In 1753, the French began expanding their military control into the "Ohio Country", a territory also claimed by the British colonies of Virginia and Pennsylvania. These competing claims led to a war in the colonies called the French and Indian War (1754–62), and contributed to the start of the global Seven Years' War (1756–63). Washington was at the center of its beginning. The Ohio Company was one vehicle through which British investors planned to expand into the territory, opening new settlements and building trading posts for the Indian trade. Governor Dinwiddie received orders from the British government to warn the French of British claims, and sent Major Washington in late 1753 to deliver a letter informing the French of those claims and asking them to leave. Washington also met with Tanacharison (also called "Half-King") and other Iroquois leaders allied to Virginia at Logstown to secure their support in case of conflict with the French; Washington and Tanacharison became friends and allies. Washington delivered the letter to the local French commander, who politely refused to leave.

Governor Dinwiddie sent Washington back to the Ohio Country to protect an Ohio Company group building a fort at present-day Pittsburgh, Pennsylvania but before he reached the area, a French force drove out the company's crew and began construction of Fort Duquesne. A small detachment of French troops led by Joseph Coulon de Jumonville, was discovered by Tanacharison and a few warriors east of present-day Uniontown, Pennsylvania. Along with their Mingo allies, Washington and some of his militia unit then ambushed the French. What exactly happened during and after the battle is a matter of some controversy, but the immediate outcome was that Jumonville was injured in the initial attack and then was killed - whether tomahawked by Tanacharison in cold blood or somehow shot by another onlooker with a musket as the injured man sat with Washington is not completely clear. The French responded by attacking and capturing Washington at Fort Necessity in July 1754. However, he was allowed to return with his troops to Virginia. Historian Joseph Ellis concludes that the episode demonstrated Washington's bravery, initiative, inexperience and impetuosity. These events had international consequences; the French accused Washington of assassinating Jumonville, who they claimed was on a diplomatic mission. Both France and Great Britain were ready to fight for control of the region and both sent troops to North America in 1755; war was formally declared in 1756.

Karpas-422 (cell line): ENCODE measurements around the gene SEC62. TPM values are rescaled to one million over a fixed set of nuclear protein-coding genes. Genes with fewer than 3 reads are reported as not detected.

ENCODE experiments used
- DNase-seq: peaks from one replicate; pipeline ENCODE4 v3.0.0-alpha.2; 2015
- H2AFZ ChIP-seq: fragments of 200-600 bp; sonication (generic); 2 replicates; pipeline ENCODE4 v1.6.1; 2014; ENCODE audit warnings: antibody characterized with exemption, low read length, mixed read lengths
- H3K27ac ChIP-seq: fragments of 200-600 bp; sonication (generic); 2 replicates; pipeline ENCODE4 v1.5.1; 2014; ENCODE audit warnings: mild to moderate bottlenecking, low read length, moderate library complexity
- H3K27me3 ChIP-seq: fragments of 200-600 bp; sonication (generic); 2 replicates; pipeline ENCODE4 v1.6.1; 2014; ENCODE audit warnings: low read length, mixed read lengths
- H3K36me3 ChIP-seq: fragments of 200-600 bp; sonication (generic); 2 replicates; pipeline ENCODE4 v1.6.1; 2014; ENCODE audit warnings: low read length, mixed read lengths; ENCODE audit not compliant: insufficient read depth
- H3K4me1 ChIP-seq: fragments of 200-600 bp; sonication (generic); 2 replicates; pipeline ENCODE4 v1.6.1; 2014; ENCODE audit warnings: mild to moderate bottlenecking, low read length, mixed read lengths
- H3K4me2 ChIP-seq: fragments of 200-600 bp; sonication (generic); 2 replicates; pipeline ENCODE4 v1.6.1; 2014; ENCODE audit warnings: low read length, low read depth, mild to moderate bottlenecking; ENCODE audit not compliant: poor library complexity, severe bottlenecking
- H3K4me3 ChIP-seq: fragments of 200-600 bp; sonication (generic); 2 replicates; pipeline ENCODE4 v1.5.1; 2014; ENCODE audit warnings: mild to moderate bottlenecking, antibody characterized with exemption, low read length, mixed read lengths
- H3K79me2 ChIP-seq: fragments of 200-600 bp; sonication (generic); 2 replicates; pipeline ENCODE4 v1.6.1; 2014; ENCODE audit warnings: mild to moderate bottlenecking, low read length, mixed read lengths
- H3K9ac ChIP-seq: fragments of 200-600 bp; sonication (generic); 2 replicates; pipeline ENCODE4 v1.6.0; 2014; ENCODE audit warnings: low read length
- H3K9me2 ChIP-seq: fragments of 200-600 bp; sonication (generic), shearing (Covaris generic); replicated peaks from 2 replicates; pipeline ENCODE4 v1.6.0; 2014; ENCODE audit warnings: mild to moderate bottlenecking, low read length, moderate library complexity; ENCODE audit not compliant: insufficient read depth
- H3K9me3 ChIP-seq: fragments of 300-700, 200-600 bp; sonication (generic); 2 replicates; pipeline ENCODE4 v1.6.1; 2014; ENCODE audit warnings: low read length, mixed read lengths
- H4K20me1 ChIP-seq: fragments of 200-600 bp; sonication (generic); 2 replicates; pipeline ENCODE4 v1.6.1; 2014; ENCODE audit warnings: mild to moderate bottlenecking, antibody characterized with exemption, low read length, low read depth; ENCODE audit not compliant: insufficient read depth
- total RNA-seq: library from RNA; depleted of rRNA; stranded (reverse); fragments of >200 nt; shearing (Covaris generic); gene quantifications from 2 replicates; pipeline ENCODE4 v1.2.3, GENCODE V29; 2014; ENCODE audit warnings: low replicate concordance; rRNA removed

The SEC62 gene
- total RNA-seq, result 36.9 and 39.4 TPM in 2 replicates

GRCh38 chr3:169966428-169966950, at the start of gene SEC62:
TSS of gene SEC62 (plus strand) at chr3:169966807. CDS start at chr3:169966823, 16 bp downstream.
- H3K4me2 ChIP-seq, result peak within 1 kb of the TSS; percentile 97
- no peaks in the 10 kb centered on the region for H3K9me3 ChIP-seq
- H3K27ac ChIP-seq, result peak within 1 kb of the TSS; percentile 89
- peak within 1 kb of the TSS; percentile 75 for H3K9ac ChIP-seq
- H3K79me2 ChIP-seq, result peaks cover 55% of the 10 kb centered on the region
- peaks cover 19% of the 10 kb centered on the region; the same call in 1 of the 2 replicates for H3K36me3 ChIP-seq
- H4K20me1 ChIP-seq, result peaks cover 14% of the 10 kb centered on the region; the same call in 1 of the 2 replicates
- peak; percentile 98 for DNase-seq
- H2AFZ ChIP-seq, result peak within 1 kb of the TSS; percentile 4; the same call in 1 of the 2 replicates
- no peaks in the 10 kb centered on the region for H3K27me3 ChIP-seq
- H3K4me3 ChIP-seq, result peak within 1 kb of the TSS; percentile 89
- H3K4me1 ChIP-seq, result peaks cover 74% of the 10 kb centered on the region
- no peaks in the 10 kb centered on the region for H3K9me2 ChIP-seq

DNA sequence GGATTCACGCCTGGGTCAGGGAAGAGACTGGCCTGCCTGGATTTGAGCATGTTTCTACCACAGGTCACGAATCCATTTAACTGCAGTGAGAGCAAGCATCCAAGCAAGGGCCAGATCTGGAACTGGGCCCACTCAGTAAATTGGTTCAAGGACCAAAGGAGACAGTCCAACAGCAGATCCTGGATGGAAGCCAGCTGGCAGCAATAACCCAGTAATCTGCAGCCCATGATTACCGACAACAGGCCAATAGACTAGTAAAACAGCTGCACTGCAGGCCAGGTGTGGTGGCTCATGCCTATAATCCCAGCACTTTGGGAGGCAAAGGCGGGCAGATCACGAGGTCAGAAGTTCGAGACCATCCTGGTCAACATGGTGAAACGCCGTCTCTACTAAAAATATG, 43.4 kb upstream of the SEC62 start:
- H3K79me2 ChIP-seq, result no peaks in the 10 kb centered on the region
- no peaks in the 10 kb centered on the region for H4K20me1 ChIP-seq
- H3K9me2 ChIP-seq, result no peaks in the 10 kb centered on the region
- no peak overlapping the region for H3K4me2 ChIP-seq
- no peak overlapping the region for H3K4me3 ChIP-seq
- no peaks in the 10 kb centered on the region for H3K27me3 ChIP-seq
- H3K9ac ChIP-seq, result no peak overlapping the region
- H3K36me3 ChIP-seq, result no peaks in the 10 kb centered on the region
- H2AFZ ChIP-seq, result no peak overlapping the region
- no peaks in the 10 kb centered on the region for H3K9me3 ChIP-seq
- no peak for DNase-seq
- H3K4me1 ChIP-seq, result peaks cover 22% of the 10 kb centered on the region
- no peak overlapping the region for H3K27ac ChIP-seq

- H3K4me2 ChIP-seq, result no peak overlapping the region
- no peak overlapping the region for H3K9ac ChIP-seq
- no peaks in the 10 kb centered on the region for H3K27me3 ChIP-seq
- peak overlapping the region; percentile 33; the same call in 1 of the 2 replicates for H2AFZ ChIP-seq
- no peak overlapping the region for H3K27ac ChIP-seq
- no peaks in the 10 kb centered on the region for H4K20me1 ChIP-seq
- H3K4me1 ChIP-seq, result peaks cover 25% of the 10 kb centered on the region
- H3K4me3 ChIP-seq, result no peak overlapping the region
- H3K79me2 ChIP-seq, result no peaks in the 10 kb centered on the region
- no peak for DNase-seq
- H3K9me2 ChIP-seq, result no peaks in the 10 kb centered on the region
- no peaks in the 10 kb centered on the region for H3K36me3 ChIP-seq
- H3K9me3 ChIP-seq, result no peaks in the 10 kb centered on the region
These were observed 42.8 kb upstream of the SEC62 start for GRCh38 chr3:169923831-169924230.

In 1755, Washington was the senior American aide to British General Edward Braddock on the ill-fated Braddock expedition. This was the largest British expedition to the colonies, and was intended to expel the French from the Ohio Country. The French and their Indian allies ambushed Braddock, who was mortally wounded in the Battle of the Monongahela. After suffering devastating casualties, the British retreated in disarray; however, Washington rode back and forth across the battlefield, rallying the remnants of the British and Virginian forces to an organized retreat.

Governor Dinwiddie rewarded Washington in 1755 with a commission as "Colonel of the Virginia Regiment and Commander in Chief of all forces now raised in the defense of His Majesty's Colony" and gave him the task of defending Virginia's frontier. The Virginia Regiment was the first full-time American military unit in the colonies (as opposed to part-time militias and the British regular units). Washington was ordered to "act defensively or offensively" as he thought best. In command of a thousand soldiers, Washington was a disciplinarian who emphasized training. He led his men in brutal campaigns against the Indians in the west; in 10 months units of his regiment fought 20 battles, and lost a third of its men. Washington's strenuous efforts meant that Virginia's frontier population suffered less than that of other colonies; Ellis concludes "it was his only unqualified success" in the war.

In 1758, Washington participated in the Forbes Expedition to capture Fort Duquesne. He was embarrassed by a friendly fire episode in which his unit and another British unit thought the other was the French enemy and opened fire, with 14 dead and 26 wounded in the mishap. Washington was not involved in any other major fighting on the expedition, and the British scored a major strategic victory, gaining control of the Ohio Valley, when the French abandoned the fort. Following the expedition, Washington retired from his Virginia Regiment commission in December 1758. He did not return to military life until the outbreak of the revolution in 1775.